Insight: Sub-saharan Africa
The Sub-Saharan African opportunity represents one of the biggest growth stories in emerging markets private equity. Once generally overlooked by investors, fundraising activity in Sub-Saharan Africa has almost tripled from US$800 million in 2005 to over US$2.2 billion in 2008.
During the first half of 2009, fundraising for Sub-Saharan Africa reached US$1 billion, equivalent to the same period one year prior. Led by South Africa, private equity investments in the region totaled US$2.9 billion in 2008, down slightly from a peak of US$3.4 billion in 2007. While the private equity landscape in the region remains largely uncrowded and competition is thin, the industry is evolving as investor appetite has fundamentally changed over the last several years. The 2009 EMPEA/Coller Capital Emerging Markets Private Equity Survey reveals that institutional investor interest in Africa has grown, with 38% of LPs surveyed currently investing in Africa versus only 4% in 2006.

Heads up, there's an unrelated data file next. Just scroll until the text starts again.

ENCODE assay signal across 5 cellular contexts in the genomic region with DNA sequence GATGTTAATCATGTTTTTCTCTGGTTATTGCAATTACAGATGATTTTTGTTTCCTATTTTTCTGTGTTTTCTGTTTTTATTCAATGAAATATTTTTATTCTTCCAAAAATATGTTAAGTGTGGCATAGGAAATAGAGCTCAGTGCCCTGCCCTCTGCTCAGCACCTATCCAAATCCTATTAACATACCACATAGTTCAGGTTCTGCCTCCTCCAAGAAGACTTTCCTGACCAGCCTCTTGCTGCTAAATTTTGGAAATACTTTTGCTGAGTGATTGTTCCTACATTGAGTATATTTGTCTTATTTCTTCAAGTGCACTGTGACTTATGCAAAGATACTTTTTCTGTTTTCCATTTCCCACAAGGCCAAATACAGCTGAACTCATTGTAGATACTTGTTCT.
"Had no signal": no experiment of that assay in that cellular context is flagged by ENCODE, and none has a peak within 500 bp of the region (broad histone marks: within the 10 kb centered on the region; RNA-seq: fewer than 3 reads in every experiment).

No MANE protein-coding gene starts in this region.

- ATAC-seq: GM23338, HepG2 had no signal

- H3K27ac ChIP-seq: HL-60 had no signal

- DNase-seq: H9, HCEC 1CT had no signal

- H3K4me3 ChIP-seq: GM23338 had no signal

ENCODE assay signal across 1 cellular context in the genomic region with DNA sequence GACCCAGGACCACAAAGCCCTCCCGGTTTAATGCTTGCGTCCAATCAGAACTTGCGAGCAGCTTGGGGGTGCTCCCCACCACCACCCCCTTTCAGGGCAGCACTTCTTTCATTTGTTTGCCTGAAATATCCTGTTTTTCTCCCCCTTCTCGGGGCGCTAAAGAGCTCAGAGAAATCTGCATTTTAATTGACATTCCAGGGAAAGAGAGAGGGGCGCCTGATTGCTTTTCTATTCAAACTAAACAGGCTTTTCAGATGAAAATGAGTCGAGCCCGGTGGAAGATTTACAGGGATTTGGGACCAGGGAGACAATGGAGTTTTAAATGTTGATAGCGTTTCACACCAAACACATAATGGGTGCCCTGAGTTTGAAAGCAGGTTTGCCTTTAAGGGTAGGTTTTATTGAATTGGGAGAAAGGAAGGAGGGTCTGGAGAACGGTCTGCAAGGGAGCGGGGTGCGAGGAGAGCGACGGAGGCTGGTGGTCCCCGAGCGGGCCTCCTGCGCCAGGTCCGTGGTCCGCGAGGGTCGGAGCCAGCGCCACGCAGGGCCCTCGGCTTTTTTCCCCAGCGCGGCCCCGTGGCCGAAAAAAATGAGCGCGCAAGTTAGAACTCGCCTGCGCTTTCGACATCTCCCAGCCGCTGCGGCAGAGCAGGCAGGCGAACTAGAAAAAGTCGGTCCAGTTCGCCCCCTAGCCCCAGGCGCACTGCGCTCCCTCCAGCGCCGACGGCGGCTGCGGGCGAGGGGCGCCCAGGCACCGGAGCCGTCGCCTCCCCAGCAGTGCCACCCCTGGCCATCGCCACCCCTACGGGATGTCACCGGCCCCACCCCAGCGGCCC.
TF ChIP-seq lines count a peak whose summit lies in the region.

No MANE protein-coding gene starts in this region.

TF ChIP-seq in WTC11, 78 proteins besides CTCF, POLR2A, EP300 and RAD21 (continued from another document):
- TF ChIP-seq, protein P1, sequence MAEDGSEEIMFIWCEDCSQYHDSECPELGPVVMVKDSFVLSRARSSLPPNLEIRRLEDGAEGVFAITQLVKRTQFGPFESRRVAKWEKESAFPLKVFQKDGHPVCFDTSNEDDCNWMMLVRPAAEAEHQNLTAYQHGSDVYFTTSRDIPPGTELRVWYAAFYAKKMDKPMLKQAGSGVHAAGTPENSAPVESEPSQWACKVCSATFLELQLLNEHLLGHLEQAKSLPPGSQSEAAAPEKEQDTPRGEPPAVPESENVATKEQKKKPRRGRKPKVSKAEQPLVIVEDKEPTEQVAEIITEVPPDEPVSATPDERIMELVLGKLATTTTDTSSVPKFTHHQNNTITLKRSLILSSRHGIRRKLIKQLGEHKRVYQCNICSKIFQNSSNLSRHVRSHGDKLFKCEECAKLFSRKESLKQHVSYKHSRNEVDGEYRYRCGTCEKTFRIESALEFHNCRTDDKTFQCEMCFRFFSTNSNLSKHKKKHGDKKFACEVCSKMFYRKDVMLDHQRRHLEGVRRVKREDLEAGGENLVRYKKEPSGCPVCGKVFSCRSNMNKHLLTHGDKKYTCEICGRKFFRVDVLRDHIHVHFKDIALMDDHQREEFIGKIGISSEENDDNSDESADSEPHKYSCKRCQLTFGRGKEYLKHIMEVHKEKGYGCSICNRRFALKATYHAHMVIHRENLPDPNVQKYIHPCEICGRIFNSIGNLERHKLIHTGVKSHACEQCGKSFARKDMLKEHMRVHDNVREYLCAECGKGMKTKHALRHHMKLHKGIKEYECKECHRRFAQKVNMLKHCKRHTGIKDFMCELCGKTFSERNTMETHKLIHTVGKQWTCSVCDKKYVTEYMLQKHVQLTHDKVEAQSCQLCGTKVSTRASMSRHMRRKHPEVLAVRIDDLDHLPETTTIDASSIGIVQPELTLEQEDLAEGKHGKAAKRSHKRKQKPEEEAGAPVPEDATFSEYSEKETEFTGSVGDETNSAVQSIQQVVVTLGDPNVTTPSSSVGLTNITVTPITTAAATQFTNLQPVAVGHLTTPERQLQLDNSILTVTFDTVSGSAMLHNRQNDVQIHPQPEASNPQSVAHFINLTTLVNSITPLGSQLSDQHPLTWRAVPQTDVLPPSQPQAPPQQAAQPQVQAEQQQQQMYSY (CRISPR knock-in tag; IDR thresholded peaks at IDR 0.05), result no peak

The economic downturn has significantly impacted the region, with the International Monetary Fund (IMF) estimating that GDP growth will slow to approximately 1% in 2009. As greater than 30% of the regional economy is export-driven, Sub-Saharan Africa has been particularly vulnerable to the global drop in demand for commodities and subsequent fall in prices. Foreign direct investment (FDI) has declined, as has donor aid, contributing to depreciating currencies in markets such as South Africa, Mozambique and Kenya. However, while short-term indicators have suffered, investors view Sub-Saharan Africa’s long-term prospects as strong due in part to significant progress made in recent years: GDP growth has averaged 8% per year since 2004, compared to 3% in the previous 30 years; foreign reserves have risen from US$25 billion in 1996 to greater than US$150 billion in 2007; and debt servicing requirements have been reduced from over 100% of the region’s GDP in 2005 to 25% in 2008.
Click here to view EMPEA's Website